May 9, 2017

June 1st, 2017

Per Dr. Edward Smith, lead research doctor for pediatric Moyamoya at Boston Children’s Hospital (“BCH”):

Dear Doo family,

I am heading to pick my daughter up this weekend, so I am afraid I will not be able to make the trail run.  I wanted to say thank you for the hard work – and congratulations!  Independent of the incredible support that you folks have provided for Moyamoya research, I hope you know how often I cite Justin as a model to aspire to for our patients and their families.  Seeing a young man like him, who has come through the surgery and done so well – heading off to college and also presenting as such a kind, polite, socially responsible individual – really inspires people.  I am very grateful for all of your efforts and I hope you know what a difference you are making – the research you have funded has reduced intraoperative stroke rates by more than 40% and our recent publication in Stroke shows that the work is making a real difference!
Thank you again – and good luck this weekend!
Ed Smith
The link below is a graphic showing the impact that your work has made on improving the lives of kids with Moyamoya – great numbers!

Moyamoya outcomes 2017

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September 6, 2016

June 1st, 2017

Per Dr. Edward Smith, lead research doctor for pediatric Moyamoya at Boston Children’s Hospital (“BCH”):

It was great to see everyone today.  Once again, thank you.  There is a little girl from Israel that I operated on last week that was treated with a method we discovered based on research you folks specifically funded.  Because of you, she is now walking around Boston doing well.  The family is grateful to me – but I told them that it was Justin’s work that funded the research that led to her treatment.

Please let him know that there is a little girl alive today because of his work.

 

Thanks!

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As of May 5, 2016

June 1st, 2017

Per Dr. Edward Smith, lead research doctor for pediatric Moyamoya at Boston Children’s Hospital (“BCH”):
BCH was ranked, once again, as the top children’s hospital in the country for neurology and neurosurgery. The development of inexpensive, noninvasive screening tests will revolutionize care for children affected by cerebrovascular disaeses, such as Moyamoya. Over the past few years, Dr Smith and his team at BCH have identified proteins in urine that signal the presence of multiple conditions, including Moyamoya. Dr. Smith’s focus has expanded recently to translating his biomarker discoveries into novel therapeutics to treat these conditons.

In addition, Dr. Smith and Dr. Darren Orbach continue groundbreaking Moyamoya research. In year one of their multiyear project, they determined that a special series of x-rays can help physicians assess both who is a good candidate for surgery and how well a patient is likely to respond to the operation. This past year, Dr. Smith, coupled x-ray images with the Moyamoya urninary biomarkers signature and demonstrated that together the tests are even more predictive of one-year surgical outcomes. These initial results will need to be validated in a larger, multicenter study, but already the findings alert clinicians to which patients will need closest monitoring and are more likely to need additional surgery. The combination x-ray/biomarker results also make it possible for clinicians to counsel families on what may lie ahed. Dr. Smith now seeks to convert the biomarker that serves as a diagnostic/prognostic tool into a molecule that can be used therapeutically. He is evaluating the molecule’s effect in animal models. The goal is to predict who might need additional treatments or interventions so that each patient’s care can be uniquely tailored to his or her pattern of disease.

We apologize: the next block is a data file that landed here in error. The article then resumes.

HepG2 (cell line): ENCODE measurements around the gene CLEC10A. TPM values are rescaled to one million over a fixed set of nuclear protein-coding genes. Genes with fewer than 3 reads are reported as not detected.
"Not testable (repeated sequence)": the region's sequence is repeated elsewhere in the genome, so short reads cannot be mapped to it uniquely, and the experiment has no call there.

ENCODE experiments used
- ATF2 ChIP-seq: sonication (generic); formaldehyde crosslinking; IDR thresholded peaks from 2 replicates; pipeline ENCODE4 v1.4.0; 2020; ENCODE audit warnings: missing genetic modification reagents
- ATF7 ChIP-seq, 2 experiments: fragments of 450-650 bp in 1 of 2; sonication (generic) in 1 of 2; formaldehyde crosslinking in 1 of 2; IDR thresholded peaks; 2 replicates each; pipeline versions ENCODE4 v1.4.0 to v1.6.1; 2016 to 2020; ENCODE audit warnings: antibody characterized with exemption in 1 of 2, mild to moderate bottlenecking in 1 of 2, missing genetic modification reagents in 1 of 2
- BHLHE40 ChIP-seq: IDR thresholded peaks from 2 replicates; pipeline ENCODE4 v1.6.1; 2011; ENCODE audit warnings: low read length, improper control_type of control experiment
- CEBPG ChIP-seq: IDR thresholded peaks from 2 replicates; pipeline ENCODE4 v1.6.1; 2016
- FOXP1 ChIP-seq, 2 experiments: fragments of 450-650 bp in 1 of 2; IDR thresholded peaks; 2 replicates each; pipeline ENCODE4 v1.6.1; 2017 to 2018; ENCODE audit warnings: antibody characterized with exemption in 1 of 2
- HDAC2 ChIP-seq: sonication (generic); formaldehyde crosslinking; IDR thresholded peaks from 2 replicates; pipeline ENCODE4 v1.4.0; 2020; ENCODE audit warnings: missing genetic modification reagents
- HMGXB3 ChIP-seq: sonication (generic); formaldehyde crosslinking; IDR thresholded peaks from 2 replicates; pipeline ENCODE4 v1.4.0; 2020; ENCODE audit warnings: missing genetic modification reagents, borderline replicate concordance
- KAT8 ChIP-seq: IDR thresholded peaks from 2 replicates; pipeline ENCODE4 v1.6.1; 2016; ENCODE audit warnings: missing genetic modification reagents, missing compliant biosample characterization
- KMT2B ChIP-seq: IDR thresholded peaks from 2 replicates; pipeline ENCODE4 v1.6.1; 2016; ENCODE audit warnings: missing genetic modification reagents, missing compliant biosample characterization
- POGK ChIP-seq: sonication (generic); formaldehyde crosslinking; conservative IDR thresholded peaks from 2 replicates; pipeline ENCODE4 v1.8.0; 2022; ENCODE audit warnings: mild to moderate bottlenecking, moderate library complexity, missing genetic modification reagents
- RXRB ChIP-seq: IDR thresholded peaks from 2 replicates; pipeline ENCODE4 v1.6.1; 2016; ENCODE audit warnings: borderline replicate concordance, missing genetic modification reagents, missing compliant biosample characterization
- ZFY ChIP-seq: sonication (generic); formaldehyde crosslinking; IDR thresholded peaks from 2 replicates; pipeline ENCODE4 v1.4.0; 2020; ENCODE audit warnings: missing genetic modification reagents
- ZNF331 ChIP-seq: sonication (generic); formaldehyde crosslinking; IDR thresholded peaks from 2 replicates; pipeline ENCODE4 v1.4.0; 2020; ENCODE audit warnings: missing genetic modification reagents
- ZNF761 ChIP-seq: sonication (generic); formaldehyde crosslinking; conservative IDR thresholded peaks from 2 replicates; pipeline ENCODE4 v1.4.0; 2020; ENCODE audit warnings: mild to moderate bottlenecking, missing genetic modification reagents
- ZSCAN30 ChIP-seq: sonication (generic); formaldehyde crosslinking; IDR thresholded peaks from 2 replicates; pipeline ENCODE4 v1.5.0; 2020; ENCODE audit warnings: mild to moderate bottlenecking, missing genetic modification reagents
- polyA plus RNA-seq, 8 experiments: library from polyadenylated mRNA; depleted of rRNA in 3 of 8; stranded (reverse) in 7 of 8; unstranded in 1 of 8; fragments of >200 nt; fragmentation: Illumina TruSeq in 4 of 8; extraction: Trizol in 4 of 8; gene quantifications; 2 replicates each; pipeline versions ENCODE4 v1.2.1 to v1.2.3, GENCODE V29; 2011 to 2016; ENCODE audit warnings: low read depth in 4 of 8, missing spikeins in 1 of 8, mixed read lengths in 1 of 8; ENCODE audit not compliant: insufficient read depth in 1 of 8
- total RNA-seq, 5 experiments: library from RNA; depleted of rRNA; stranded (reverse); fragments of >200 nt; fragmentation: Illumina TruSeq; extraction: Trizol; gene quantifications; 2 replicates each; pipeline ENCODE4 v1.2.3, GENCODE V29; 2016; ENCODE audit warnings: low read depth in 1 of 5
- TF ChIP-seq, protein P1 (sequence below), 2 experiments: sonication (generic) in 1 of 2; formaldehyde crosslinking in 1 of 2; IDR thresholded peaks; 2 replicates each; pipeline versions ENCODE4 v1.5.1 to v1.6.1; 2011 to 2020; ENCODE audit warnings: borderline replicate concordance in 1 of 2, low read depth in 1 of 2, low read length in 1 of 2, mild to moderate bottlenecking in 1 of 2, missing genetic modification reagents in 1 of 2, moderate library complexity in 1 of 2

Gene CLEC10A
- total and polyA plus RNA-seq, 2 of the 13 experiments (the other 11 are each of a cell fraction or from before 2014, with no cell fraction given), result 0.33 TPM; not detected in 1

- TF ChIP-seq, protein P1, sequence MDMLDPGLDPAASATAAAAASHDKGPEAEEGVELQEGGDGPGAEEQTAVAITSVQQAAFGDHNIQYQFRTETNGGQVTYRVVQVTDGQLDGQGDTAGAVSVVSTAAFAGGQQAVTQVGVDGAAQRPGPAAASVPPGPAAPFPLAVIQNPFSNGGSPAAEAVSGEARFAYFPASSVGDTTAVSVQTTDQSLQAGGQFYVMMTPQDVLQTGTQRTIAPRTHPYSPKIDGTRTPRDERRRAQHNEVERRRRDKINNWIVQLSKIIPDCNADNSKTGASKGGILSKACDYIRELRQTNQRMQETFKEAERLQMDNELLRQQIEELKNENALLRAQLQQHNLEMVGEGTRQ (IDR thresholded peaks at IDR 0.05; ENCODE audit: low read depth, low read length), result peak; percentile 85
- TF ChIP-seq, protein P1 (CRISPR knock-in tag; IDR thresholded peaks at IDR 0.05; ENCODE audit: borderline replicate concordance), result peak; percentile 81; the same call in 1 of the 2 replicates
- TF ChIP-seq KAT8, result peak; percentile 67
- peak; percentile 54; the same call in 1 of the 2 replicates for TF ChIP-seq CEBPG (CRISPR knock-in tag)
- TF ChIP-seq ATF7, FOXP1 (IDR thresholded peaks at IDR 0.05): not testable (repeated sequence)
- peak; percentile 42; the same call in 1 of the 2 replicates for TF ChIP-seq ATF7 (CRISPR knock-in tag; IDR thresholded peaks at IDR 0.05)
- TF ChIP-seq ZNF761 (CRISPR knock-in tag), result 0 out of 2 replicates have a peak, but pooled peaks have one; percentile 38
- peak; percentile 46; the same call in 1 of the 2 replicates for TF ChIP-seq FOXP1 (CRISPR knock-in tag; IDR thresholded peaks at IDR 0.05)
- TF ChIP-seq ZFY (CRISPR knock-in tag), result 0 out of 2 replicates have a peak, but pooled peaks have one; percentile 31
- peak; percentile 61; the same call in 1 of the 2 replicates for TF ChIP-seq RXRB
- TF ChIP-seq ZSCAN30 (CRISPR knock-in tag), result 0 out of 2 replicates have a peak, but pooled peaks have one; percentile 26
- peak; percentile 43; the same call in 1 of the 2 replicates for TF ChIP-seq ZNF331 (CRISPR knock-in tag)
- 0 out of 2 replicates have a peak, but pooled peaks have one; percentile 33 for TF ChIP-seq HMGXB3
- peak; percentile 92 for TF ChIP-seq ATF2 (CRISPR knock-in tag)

At BCH, clinicians constantly seek ways to improve patient care. But until recently, no matter how sophisticated imagining technology became, some surgical decision had to wait until the child was on the operating room table. Not any more now that three dimentional printing is available. Using an MRI or CT scan, an exact replica of a child’s brain can be printed in less than 24 hours. Dr. Smith uses the 3D model to develop and practice a surgical approach that is specifically tailored to each patient – before entering the operating room. Preliminary results indicate that practicing on 3D brain models prior to surgery reduces time spent in the operating room by more that 10%, is associated with lower rates of complications, and markedly enhances the educational experience for young physicians in training.

Lastly, the only way to dramatically advance treatment of rare conditions like Moyamoya is through multi-institutional collaborations. Dr. Smith and his colleagues are committed to collaborating with academic medical institutions worldwide to further research, and to promote the exchange of knowledge and best practices on an international level.

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After his recovery, David and his mother felt it was important to give back to the hospital that had given him a second chance. It’s amazing; they’re an amazing hospital. -- Local parents of a child with Moyamoya Disease, February 2009

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